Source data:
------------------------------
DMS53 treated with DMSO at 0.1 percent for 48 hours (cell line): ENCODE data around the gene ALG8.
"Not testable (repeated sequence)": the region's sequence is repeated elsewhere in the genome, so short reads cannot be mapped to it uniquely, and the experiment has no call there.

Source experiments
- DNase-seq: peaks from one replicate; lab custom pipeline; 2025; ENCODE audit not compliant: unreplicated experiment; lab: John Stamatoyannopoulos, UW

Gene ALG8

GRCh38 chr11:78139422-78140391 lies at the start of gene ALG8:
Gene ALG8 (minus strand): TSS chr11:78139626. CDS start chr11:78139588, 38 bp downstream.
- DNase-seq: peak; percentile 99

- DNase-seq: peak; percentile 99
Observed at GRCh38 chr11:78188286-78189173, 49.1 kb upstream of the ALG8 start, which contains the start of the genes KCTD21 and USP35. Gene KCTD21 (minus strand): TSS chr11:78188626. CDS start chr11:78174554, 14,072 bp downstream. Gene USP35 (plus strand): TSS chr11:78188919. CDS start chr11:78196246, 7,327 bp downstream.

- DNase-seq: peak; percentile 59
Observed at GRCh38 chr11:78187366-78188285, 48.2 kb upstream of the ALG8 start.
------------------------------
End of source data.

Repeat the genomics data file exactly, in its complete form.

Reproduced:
DMS53 treated with DMSO at 0.1 percent for 48 hours (cell line): ENCODE data around the gene ALG8.
"Not testable (repeated sequence)": the region's sequence is repeated elsewhere in the genome, so short reads cannot be mapped to it uniquely, and the experiment has no call there.

Source experiments
- DNase-seq: peaks from one replicate; lab custom pipeline; 2025; ENCODE audit not compliant: unreplicated experiment; lab: John Stamatoyannopoulos, UW

Gene ALG8

GRCh38 chr11:78139422-78140391 lies at the start of gene ALG8:
Gene ALG8 (minus strand): TSS chr11:78139626. CDS start chr11:78139588, 38 bp downstream.
- DNase-seq: peak; percentile 99

- DNase-seq: peak; percentile 99
Observed at GRCh38 chr11:78188286-78189173, 49.1 kb upstream of the ALG8 start, which contains the start of the genes KCTD21 and USP35. Gene KCTD21 (minus strand): TSS chr11:78188626. CDS start chr11:78174554, 14,072 bp downstream. Gene USP35 (plus strand): TSS chr11:78188919. CDS start chr11:78196246, 7,327 bp downstream.

- DNase-seq: peak; percentile 59
Observed at GRCh38 chr11:78187366-78188285, 48.2 kb upstream of the ALG8 start.